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Dislaimer: Only an occasional *nix user. Just curious.

I was reading https://security.stackexchange.com/questions/232924/is-sudo-almost-useless where the question raises the point

Once an attacker has a shell as your sudoer user (or just compromised a local process enough), he/she can use one of the many privilege escalation tool ...

and answers show how an attacker that has compromised the user account can easily compromise sudo or any other privilege escalation mechanism, e.g. by injecting a fake sudo into ~/.bashrc.

One answer states

so long as you can avoid interacting with a fake login screen, you can mitigate this by having separate administrative and non-administrative user accounts

which got me thinking, that compromising root via a sudoer would be much harder if sudo, or really any privilege escalation mechanism, couldn't be faked with the same users rights that uses said privilege escalation mechanism.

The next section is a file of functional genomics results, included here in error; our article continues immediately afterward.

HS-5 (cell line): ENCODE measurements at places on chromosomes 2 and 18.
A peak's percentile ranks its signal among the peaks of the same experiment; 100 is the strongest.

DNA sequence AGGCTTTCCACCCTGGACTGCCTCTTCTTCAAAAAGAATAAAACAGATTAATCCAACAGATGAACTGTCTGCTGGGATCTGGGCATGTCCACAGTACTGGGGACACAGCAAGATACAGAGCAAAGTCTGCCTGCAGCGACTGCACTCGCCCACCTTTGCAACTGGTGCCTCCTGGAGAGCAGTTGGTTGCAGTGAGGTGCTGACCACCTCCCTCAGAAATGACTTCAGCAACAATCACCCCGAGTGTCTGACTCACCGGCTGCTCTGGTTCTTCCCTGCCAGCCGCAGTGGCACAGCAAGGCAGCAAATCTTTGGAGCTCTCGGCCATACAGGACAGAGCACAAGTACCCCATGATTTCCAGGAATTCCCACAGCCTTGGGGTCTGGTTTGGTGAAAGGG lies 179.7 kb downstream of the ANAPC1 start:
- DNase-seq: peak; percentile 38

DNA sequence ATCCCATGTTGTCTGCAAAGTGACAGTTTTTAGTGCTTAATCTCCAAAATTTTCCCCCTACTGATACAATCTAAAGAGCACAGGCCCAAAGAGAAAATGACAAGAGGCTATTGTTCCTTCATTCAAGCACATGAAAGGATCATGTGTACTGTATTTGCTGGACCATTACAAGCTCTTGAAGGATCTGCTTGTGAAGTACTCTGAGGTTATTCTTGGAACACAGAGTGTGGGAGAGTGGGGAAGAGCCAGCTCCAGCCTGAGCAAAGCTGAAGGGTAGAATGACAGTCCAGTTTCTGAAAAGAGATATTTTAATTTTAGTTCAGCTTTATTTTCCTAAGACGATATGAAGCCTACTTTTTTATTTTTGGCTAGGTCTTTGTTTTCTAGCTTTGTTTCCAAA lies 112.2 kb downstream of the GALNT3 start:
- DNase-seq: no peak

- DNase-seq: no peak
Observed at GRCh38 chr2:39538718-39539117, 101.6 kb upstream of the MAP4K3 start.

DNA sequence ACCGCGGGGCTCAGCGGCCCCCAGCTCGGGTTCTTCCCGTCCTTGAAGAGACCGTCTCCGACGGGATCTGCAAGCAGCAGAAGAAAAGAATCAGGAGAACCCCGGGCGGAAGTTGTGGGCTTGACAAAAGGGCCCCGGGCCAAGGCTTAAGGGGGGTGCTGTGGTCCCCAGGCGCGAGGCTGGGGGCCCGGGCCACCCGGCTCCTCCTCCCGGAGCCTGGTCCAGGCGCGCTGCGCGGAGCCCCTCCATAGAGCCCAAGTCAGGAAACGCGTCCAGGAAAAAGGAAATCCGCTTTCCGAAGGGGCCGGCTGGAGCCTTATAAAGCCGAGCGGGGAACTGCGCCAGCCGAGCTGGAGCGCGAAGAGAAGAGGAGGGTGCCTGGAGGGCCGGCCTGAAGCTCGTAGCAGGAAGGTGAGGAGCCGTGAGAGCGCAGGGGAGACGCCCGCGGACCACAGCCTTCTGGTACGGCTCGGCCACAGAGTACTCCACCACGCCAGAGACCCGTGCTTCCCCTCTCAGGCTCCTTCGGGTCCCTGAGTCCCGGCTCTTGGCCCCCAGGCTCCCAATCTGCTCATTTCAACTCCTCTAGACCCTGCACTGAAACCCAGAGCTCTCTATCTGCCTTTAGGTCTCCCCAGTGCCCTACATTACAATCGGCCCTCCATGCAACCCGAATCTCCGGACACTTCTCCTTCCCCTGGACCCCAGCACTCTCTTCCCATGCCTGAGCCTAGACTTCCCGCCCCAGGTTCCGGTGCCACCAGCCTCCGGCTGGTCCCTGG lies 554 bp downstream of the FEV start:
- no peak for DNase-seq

So, as a user, how would I make sure that the privilege escalation mechanism used cannot be tampered with by myself without prior privilege escalation?

Note: xkcd/1200 applies, of course.

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    It is not clear what you are asking. However it is possible to not give a user sudo permissions, or to give permission to only run certain commands with sudo. See man sudoers Jun 10, 2020 at 21:01
  • Also don't forget that sudo is not a mechanism to prevent "hackers" from taking over the computer once they've taken over a user account. It's a mechanism for multi-user systems to give some users additional privileges in a controlled manner, and to allow sysadmins to protect themselves against stupid mistakes by allowing them to work from non-root accounts.
    – dirkt
    Jun 10, 2020 at 22:13

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If you want to protect an account against certain possible results of being compromised then take away the permission to do so. Set .bashrc and the other files (for bash and the other shells in /etc/shells) to immutable.

Or use Apparmor / SELinux to limit write access to those files.

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